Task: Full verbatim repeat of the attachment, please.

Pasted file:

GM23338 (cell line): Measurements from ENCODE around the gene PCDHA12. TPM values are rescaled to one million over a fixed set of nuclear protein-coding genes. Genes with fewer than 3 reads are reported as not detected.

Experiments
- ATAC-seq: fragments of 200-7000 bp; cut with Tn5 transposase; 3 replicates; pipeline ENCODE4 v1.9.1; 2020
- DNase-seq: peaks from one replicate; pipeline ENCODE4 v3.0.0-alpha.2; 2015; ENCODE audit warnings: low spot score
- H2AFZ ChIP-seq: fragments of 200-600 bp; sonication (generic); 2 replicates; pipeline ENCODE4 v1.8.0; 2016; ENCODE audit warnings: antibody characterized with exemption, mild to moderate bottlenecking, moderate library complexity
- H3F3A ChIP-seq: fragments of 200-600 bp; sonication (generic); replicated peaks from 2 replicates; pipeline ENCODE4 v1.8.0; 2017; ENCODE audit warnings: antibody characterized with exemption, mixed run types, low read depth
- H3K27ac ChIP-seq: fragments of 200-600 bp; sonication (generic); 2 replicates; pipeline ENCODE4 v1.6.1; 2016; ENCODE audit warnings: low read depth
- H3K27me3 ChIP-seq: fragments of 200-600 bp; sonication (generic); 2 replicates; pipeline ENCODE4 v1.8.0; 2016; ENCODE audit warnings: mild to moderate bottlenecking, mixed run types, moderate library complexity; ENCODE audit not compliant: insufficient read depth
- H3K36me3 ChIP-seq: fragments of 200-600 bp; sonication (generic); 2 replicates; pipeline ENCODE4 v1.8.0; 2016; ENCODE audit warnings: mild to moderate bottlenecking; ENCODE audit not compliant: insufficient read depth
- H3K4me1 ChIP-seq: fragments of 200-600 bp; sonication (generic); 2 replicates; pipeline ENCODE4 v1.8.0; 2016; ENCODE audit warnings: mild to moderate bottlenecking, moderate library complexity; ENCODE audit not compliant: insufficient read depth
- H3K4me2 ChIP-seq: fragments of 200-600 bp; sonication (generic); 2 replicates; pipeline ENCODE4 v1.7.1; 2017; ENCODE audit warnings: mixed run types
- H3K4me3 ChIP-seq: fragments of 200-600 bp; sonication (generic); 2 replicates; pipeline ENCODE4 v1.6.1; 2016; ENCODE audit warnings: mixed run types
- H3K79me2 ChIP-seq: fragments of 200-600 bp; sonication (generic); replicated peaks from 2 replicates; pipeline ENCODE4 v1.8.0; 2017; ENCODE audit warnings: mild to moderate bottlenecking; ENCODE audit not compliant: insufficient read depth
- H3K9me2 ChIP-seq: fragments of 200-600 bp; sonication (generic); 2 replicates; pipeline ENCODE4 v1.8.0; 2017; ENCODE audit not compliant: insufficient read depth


GM23338 (cell line): Measurements from ENCODE around the gene PCDHA12. TPM values are rescaled to one million over a fixed set of nuclear protein-coding genes. Genes with fewer than 3 reads are reported as not detected.

Experiments
- ATAC-seq: fragments of 200-7000 bp; cut with Tn5 transposase; 3 replicates; pipeline ENCODE4 v1.9.1; 2020
- DNase-seq: peaks from one replicate; pipeline ENCODE4 v3.0.0-alpha.2; 2015; ENCODE audit warnings: low spot score
- H2AFZ ChIP-seq: fragments of 200-600 bp; sonication (generic); 2 replicates; pipeline ENCODE4 v1.8.0; 2016; ENCODE audit warnings: antibody characterized with exemption, mild to moderate bottlenecking, moderate library complexity
- H3F3A ChIP-seq: fragments of 200-600 bp; sonication (generic); replicated peaks from 2 replicates; pipeline ENCODE4 v1.8.0; 2017; ENCODE audit warnings: antibody characterized with exemption, mixed run types, low read depth
- H3K27ac ChIP-seq: fragments of 200-600 bp; sonication (generic); 2 replicates; pipeline ENCODE4 v1.6.1; 2016; ENCODE audit warnings: low read depth
- H3K27me3 ChIP-seq: fragments of 200-600 bp; sonication (generic); 2 replicates; pipeline ENCODE4 v1.8.0; 2016; ENCODE audit warnings: mild to moderate bottlenecking, mixed run types, moderate library complexity; ENCODE audit not compliant: insufficient read depth
- H3K36me3 ChIP-seq: fragments of 200-600 bp; sonication (generic); 2 replicates; pipeline ENCODE4 v1.8.0; 2016; ENCODE audit warnings: mild to moderate bottlenecking; ENCODE audit not compliant: insufficient read depth
- H3K4me1 ChIP-seq: fragments of 200-600 bp; sonication (generic); 2 replicates; pipeline ENCODE4 v1.8.0; 2016; ENCODE audit warnings: mild to moderate bottlenecking, moderate library complexity; ENCODE audit not compliant: insufficient read depth
- H3K4me2 ChIP-seq: fragments of 200-600 bp; sonication (generic); 2 replicates; pipeline ENCODE4 v1.7.1; 2017; ENCODE audit warnings: mixed run types
- H3K4me3 ChIP-seq: fragments of 200-600 bp; sonication (generic); 2 replicates; pipeline ENCODE4 v1.6.1; 2016; ENCODE audit warnings: mixed run types
- H3K79me2 ChIP-seq: fragments of 200-600 bp; sonication (generic); replicated peaks from 2 replicates; pipeline ENCODE4 v1.8.0; 2017; ENCODE audit warnings: mild to moderate bottlenecking; ENCODE audit not compliant: insufficient read depth
- H3K9me2 ChIP-seq: fragments of 200-600 bp; sonication (generic); 2 replicates; pipeline ENCODE4 v1.8.0; 2017; ENCODE audit not compliant: insufficient read depth